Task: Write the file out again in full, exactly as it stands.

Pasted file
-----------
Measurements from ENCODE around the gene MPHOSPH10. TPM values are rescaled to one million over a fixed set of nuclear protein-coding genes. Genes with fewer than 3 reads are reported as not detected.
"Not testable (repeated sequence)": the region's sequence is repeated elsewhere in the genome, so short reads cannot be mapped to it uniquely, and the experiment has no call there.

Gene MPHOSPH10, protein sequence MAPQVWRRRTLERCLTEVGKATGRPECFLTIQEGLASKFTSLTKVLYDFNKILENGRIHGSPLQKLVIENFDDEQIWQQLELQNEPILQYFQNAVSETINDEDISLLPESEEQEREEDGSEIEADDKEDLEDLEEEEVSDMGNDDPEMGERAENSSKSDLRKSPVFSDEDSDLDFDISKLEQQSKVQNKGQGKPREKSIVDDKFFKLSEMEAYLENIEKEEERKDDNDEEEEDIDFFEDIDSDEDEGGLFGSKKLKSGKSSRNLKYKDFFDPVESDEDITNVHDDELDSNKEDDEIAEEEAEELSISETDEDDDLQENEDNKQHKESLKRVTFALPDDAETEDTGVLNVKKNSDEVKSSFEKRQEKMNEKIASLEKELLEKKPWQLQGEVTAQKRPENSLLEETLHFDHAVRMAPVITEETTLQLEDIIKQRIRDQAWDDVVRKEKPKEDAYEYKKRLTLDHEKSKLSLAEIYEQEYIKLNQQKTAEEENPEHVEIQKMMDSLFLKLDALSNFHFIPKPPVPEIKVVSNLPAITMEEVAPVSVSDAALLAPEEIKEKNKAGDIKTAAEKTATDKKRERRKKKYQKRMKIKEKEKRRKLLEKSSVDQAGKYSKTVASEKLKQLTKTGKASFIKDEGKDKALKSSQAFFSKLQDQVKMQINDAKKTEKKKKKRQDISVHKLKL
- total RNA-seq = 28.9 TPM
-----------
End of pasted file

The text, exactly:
Measurements from ENCODE around the gene MPHOSPH10. TPM values are rescaled to one million over a fixed set of nuclear protein-coding genes. Genes with fewer than 3 reads are reported as not detected.
"Not testable (repeated sequence)": the region's sequence is repeated elsewhere in the genome, so short reads cannot be mapped to it uniquely, and the experiment has no call there.

Gene MPHOSPH10, protein sequence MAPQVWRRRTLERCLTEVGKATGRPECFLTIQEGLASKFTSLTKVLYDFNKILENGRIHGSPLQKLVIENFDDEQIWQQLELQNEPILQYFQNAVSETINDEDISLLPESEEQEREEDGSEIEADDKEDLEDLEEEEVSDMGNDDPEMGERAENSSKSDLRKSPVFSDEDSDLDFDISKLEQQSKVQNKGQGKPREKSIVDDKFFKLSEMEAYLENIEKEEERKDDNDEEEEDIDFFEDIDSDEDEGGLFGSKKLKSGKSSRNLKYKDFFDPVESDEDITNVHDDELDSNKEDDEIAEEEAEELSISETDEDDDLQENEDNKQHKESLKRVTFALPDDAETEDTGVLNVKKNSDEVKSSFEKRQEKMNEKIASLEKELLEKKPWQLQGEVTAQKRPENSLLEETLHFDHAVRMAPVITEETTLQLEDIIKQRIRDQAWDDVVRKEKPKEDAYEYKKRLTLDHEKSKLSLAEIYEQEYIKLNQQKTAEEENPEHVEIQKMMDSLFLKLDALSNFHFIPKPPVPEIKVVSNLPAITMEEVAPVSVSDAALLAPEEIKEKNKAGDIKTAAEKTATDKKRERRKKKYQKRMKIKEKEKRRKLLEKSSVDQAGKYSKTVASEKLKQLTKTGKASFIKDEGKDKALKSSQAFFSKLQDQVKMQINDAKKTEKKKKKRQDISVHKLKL
- total RNA-seq = 28.9 TPM